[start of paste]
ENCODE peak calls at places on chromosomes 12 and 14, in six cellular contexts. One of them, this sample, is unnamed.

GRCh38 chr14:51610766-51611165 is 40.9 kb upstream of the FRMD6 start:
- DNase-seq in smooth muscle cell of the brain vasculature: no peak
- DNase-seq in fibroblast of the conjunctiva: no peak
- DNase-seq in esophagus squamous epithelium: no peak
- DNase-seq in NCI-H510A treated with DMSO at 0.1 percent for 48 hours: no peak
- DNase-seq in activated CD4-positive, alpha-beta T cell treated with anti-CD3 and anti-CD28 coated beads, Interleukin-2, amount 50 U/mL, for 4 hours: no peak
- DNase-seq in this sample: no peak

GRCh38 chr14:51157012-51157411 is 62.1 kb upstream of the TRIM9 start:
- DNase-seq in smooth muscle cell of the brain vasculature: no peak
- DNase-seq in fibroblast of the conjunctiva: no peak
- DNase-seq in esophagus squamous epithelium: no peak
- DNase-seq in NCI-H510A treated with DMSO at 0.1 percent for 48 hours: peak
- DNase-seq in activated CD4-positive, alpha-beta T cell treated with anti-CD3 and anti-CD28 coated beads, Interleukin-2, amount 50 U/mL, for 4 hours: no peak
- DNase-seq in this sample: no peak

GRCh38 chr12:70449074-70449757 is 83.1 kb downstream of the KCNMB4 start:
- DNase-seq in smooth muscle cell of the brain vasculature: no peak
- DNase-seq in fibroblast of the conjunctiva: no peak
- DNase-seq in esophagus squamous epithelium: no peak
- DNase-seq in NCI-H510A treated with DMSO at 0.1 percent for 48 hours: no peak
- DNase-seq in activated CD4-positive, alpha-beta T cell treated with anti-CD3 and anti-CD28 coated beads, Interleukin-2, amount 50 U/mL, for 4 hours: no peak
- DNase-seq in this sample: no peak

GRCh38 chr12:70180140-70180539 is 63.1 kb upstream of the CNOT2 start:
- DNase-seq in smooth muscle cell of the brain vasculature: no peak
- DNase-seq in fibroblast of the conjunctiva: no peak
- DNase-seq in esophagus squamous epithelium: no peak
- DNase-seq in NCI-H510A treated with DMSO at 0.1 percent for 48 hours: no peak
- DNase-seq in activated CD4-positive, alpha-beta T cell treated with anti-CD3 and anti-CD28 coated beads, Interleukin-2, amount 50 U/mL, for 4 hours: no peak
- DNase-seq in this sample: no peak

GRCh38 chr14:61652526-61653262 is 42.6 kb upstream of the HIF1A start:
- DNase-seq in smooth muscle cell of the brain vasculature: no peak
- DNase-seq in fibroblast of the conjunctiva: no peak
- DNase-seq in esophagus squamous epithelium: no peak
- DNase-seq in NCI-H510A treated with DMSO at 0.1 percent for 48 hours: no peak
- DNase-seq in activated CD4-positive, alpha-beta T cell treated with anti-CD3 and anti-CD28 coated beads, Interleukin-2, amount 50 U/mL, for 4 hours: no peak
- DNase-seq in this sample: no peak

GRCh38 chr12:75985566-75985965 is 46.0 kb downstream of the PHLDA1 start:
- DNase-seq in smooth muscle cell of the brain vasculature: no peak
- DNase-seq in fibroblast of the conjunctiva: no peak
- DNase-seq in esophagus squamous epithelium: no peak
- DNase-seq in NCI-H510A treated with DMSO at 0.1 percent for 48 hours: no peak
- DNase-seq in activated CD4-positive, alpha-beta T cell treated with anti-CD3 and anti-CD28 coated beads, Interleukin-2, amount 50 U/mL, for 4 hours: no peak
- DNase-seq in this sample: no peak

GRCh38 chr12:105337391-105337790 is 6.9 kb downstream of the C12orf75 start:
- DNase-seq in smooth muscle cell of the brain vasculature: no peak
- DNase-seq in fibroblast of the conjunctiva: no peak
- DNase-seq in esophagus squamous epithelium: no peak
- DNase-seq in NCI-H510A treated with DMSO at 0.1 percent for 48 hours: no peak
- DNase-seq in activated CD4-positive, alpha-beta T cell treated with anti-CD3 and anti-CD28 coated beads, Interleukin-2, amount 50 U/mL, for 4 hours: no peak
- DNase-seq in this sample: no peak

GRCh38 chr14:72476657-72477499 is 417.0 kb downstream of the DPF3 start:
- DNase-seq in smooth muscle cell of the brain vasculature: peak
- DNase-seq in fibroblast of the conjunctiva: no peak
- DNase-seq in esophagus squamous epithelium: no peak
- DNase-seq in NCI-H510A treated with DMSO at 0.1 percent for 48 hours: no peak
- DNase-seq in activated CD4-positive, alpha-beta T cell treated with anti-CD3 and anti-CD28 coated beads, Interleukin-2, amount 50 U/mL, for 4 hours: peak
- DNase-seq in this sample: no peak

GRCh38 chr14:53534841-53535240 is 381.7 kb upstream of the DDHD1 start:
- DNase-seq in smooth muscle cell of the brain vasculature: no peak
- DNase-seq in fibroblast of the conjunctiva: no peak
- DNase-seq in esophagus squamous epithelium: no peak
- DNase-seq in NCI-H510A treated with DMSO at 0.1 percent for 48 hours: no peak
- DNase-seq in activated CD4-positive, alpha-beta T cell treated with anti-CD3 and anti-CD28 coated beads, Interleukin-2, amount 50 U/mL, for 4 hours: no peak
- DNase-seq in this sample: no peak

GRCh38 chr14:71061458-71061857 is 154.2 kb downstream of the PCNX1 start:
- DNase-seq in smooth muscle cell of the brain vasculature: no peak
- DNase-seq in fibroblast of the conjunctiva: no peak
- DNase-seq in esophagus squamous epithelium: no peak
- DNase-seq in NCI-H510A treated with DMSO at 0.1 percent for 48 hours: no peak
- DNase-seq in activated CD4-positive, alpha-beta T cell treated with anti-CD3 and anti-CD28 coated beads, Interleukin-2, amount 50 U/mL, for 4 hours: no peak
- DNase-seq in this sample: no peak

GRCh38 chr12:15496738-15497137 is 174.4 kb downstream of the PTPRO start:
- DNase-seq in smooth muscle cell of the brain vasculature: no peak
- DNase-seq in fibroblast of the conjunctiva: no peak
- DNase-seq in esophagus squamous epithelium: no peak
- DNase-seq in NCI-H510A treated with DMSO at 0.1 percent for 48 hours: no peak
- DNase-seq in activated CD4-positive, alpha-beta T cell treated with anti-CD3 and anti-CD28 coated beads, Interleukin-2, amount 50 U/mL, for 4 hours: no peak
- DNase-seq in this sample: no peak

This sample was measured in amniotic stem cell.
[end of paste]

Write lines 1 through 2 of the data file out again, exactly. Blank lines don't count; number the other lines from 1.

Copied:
ENCODE peak calls at places on chromosomes 12 and 14, in six cellular contexts. One of them, this sample, is unnamed.

GRCh38 chr14:51610766-51611165 is 40.9 kb upstream of the FRMD6 start: